The Environmental Protection Agency’s strategic plan does not contain the phrase “climate change.”
The federal agency’s draft four-year plan is detailed in a 38-page report that was released late last week.
Neither “carbon dioxide” or “greenhouse gas emissions” are mentioned in the document either published by the EPA, CNN reported.
EPA spokesperson Liz Bowman told the news outlet that “providing more Americans with access to clean air, land, and water” was the focus of the agency.
However, it is a marked difference from the Obama administration’s EPA plan.
That 80-page document, written in 2014 under then-EPA administrator Gina McCarthy, included 40 mentions of the phrase “climate change” and one of the key sections was titled ““Addressing Climate Change and Improving Air Quality.”
Rachel Cleetus, lead economist and climate policy manager with the Union Of Concerned Scientists, told CNN the Trump plan is “stunning” in its ignorance of climate change.
"This wasn't an oversight; this is a deliberate strategy by this administration,” she said.
Donald Trump has previously called climate change a "hoax" perpetrated by China and has not confirmed whether he actually believes in it and the scientific evidence that supports it.
EPA Administrator Scott Pruitt, appointed to lead the agency he sued 13 times in his previous capacities, has also said he is not convinced human action makes climate change or the environment worse, saying in May that "review and analysis" will need to be continued in order to establish a link.
Mr Pruitt also refused to confirm - despite widespread consensus in the global scientific community - that carbon emissions released into the atmosphere by burning fossil fuels like coal are what cause global warming and climate change.
Some of the goals outlined in Mr Pruitt's plan include "issue permits more quickly” to private companies and wanting to “rebalance” the federal role in environmental regulation by pushing more of that responsibility to the state level.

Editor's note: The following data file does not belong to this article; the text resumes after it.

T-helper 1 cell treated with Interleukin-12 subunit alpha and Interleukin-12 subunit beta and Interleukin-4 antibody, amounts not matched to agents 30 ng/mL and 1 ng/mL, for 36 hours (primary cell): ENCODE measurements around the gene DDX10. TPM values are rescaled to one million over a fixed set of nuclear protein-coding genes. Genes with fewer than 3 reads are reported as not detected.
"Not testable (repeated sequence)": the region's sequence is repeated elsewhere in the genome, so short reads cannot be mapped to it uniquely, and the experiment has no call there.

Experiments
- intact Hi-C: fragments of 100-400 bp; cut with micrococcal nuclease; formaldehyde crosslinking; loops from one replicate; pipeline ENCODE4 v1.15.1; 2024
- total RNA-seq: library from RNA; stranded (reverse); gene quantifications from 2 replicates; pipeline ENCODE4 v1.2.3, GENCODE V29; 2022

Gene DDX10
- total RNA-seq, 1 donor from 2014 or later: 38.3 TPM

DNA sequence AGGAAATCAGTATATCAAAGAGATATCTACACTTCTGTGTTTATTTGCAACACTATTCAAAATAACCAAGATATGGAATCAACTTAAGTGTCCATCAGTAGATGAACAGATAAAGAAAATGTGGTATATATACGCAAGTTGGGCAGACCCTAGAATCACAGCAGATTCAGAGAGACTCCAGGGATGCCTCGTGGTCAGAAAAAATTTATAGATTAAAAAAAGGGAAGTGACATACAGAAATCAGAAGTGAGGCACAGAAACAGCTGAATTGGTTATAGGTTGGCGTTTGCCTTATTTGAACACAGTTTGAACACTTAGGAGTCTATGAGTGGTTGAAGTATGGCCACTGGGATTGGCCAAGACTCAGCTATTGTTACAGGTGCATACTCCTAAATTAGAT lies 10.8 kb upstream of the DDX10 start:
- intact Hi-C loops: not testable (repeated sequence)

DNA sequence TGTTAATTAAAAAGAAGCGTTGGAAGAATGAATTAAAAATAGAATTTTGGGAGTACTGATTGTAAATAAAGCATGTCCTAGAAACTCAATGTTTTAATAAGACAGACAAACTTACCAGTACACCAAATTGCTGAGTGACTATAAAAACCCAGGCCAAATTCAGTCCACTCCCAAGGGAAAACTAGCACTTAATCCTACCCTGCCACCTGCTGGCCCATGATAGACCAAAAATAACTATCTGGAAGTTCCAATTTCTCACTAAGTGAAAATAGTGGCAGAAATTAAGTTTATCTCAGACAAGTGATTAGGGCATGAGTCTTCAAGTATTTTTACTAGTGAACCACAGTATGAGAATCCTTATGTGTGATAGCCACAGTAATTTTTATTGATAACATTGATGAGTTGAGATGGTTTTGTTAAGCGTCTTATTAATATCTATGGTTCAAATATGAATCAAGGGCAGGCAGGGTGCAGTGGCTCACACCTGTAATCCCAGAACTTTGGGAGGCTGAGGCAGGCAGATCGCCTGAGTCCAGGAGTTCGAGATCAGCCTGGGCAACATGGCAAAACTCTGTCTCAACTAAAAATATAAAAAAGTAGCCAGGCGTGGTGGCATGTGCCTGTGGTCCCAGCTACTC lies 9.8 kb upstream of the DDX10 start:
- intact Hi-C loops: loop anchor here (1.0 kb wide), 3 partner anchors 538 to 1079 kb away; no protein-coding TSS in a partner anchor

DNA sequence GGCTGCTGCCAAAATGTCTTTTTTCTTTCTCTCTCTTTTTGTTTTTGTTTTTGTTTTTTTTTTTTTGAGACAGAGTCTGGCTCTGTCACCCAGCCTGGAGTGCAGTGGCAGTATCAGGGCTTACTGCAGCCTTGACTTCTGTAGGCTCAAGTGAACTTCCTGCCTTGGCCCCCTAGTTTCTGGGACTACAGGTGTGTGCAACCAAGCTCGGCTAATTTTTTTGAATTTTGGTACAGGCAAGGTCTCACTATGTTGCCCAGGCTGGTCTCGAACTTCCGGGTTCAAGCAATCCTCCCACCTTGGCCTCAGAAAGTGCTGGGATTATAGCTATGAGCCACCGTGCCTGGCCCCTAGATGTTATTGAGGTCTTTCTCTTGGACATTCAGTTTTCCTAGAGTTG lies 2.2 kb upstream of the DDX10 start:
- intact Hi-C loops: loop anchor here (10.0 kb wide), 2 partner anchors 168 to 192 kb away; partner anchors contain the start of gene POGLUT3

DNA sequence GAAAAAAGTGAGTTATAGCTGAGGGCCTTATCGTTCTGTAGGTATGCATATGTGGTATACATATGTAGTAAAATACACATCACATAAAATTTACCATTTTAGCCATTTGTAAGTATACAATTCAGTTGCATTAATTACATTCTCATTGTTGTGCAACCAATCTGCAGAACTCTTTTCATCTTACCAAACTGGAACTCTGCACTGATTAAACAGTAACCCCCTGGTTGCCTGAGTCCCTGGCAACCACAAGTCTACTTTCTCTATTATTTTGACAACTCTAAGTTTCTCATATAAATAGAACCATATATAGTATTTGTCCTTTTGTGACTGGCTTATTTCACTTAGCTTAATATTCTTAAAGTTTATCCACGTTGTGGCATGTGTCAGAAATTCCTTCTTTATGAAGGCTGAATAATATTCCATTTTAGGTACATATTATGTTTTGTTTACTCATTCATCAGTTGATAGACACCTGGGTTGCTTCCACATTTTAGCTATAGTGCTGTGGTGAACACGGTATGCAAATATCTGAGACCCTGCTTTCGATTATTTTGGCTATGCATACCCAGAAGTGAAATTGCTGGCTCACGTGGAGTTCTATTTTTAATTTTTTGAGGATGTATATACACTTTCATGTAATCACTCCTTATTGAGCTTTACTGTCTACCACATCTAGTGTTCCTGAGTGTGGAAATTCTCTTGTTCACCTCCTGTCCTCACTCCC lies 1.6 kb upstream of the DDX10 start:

Mr Pruitt also wants to enforce environmental law “as Congress intended.”
The language in the report is one more step in achieving Mr Trump’s campaign promise to totally dismantle Mr Obama’s environmental legacy.
The President withdrew the US from the Paris Agreement on climate change in June, an accord signed by nearly 200 countries in an effort to curb greenhouse gas emissions and help poorer countries adapt to an already-changed planet.
Mr Trump said the agreement put American workers at an “economic disadvantage.”
The Trump administration has also announced a plan to repeal and possibly replace a centerpiece of Obama-era environmental legislation: the Clean Power Plan.
The CPP, called a “game changer” by the Union of Concerned Scientists in 2015 after it was passed into law, regulates the carbon emissions of power plants.
According to the Washington DC-based organisation, power plants account for almost 40 per cent of the country’s emissions - “more than every car, truck, and plane in the US combined.”
Had the CPP been implemented it would have reduced power plants’ carbon emissions by 2030 to a level 32 per cent lower than they were in 2005.
The Obama administration saw it as the main means of meeting targets outlined in the Paris Agreement.
The public has until the end of October to send comment on the strategic plan to the EPA and it will be submitted to Congress in its final form in February 2018.
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